=$\displaystyle \frac{37}{2} \pi unit^3$

    am i right sir?
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  11. #11
    MHF Contributor Unknown008's Avatar
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    No

    $\displaystyle (7-y)^2 = 49 - 14y + y^2$

    And $\displaystyle \int 4-y\ dy = 4y - \dfrac{y^2}{2} + c$
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  12. #12
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    urm..

    why you different $\displaystyle (7-y)^2 = 49 - 14y + y^2$?

    and how to integrate $\displaystyle \displaystyle \pi \int^7_3 \left(\dfrac{7-y}{4}\right)^2$
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  13. #13
    MHF Contributor Unknown008's Avatar
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    $\displaystyle \displaystyle \pi \int^7_3 \left(\dfrac{7-y}{4}\right)^2 = \pi\int^7_3 \dfrac{49-14y+y^2}{16}\ dy= \dfrac{\pi}{16} \int^7_3 49-14y+y^2 \ dy$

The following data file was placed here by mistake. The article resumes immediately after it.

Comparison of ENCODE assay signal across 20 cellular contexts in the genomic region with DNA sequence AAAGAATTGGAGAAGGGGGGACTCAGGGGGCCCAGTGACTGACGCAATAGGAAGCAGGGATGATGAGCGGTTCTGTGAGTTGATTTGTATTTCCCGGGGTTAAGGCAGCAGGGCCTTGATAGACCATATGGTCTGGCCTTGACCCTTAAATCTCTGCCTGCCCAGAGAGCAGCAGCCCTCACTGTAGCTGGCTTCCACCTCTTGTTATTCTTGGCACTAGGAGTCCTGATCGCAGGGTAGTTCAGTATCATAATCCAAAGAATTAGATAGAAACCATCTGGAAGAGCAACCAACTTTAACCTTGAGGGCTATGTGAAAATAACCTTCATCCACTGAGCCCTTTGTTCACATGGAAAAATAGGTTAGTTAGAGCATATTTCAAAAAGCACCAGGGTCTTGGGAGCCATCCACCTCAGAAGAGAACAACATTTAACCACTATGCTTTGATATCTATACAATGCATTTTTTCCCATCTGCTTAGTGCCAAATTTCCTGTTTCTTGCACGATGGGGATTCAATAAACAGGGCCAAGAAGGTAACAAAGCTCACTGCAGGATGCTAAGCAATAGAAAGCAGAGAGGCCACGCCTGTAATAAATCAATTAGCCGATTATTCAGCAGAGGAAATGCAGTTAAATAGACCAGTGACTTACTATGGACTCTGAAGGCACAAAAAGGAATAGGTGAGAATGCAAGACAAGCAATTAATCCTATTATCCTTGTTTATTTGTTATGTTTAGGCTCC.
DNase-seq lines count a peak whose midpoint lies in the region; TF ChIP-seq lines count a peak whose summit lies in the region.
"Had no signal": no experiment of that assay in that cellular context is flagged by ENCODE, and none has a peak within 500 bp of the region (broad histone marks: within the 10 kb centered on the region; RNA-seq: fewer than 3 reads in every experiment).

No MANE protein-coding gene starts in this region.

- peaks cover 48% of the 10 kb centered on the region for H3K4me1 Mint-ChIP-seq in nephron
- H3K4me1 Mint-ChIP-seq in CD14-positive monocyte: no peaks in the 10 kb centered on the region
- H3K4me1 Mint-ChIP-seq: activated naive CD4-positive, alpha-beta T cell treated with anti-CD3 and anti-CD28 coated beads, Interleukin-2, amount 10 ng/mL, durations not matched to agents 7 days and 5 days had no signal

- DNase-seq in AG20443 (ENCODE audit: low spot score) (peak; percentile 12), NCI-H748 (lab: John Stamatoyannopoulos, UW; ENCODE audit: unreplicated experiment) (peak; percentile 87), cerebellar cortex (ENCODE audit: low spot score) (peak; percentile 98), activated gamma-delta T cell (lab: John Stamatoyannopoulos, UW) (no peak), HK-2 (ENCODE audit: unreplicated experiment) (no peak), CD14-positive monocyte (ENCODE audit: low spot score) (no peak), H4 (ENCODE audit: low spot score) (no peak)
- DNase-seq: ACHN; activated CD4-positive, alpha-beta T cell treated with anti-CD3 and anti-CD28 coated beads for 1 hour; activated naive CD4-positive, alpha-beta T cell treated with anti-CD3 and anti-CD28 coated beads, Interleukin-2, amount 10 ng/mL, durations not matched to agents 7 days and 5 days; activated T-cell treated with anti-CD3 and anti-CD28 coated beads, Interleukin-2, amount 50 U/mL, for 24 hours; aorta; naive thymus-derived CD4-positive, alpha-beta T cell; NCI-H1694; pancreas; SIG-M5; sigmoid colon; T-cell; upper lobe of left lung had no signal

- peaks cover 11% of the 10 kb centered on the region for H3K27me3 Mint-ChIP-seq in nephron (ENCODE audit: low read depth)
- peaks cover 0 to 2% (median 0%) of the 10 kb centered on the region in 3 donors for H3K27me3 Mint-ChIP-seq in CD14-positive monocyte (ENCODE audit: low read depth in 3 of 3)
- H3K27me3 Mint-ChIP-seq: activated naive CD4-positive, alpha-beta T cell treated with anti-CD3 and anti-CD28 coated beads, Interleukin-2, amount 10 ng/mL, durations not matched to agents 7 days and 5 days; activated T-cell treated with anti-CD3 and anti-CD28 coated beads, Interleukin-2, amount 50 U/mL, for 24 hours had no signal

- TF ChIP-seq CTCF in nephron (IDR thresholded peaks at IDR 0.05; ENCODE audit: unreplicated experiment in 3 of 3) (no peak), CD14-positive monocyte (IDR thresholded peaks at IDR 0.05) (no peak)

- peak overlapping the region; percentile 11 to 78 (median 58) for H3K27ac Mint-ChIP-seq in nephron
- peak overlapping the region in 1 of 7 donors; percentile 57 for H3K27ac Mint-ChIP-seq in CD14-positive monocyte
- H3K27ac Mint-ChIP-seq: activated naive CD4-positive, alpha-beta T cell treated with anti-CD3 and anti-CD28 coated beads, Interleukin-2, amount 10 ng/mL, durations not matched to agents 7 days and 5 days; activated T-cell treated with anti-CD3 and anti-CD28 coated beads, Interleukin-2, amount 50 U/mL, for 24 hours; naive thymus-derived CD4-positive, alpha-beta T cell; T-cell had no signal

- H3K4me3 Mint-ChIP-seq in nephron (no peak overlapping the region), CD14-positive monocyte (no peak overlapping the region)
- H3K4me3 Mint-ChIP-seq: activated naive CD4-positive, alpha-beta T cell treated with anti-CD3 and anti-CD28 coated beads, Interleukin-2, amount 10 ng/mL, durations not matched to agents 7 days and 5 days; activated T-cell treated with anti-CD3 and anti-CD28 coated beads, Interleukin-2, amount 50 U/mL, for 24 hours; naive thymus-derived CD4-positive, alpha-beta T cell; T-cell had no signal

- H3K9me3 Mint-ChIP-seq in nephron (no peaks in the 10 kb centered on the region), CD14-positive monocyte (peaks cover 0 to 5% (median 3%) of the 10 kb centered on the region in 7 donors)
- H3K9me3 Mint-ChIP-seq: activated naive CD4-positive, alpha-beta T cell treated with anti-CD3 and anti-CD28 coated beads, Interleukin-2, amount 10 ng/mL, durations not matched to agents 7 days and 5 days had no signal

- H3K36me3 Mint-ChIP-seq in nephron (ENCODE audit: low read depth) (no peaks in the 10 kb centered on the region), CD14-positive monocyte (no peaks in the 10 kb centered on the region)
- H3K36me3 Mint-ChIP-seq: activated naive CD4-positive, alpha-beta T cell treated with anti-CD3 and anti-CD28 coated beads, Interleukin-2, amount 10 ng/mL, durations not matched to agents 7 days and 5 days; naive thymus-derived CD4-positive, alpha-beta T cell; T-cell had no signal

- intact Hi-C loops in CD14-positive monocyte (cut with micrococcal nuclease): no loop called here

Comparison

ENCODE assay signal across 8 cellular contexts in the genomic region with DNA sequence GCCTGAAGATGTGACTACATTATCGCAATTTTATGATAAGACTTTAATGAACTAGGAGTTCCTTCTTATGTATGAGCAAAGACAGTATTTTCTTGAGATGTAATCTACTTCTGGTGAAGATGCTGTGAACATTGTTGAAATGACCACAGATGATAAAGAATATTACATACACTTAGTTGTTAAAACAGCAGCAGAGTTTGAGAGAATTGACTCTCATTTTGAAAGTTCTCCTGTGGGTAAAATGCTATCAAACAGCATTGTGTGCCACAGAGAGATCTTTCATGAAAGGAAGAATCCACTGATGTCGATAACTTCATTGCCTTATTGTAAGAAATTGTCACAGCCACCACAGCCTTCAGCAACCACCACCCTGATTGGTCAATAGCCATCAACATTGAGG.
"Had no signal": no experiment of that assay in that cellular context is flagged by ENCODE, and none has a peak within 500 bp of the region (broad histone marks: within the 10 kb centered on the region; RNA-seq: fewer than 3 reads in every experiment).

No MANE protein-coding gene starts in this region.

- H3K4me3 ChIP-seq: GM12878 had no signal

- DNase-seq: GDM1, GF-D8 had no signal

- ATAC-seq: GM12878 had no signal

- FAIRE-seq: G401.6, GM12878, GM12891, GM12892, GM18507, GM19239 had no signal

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  14. #14
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    ok thanks..i try do it now..later,,can u check my answer?
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  15. #15
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    i get :

    $\displaystyle \pi\int^7_3 \dfrac{49-14y+y^2}{16}\ dy - \pi \int^4_3 \left(\sqrt{4-y}\right)^2 dy$

    =$\displaystyle \dfrac{\pi}{16} \left[49y-\frac{14y^2}{2}+ \frac{y^3}{3}\right]^7_3 - \pi\left[4y - \frac{y^2}{2} \right]^4_3$

    $\displaystyle \dfrac{\pi}{16} \left[49(7) - \frac{14(7)^2}{2} + \frac{7^3}{3}\right] - \left[49(3) - \frac{14(3)^2}{2} + \frac{3^3}{3} \right] - \pi\left[4(4) - \frac{4^2}{2}- 4(3) - \frac{3^2}{2} \right]$

    =$\displaystyle \dfrac{\pi}{16} \left[\frac{343}{3} - 147 + 63 - 9\right] - \pi\left[8 - \frac{15}{2}\right]$

    =$\displaystyle \dfrac{\pi}{16} \left[\frac{64}{3}\right] - \pi\left[\frac{1}{2}\right]$

    =$\displaystyle \frac{4}{3}\pi - \frac{1}{2}\pi$

    =$\displaystyle \frac{5}{6} unit^3$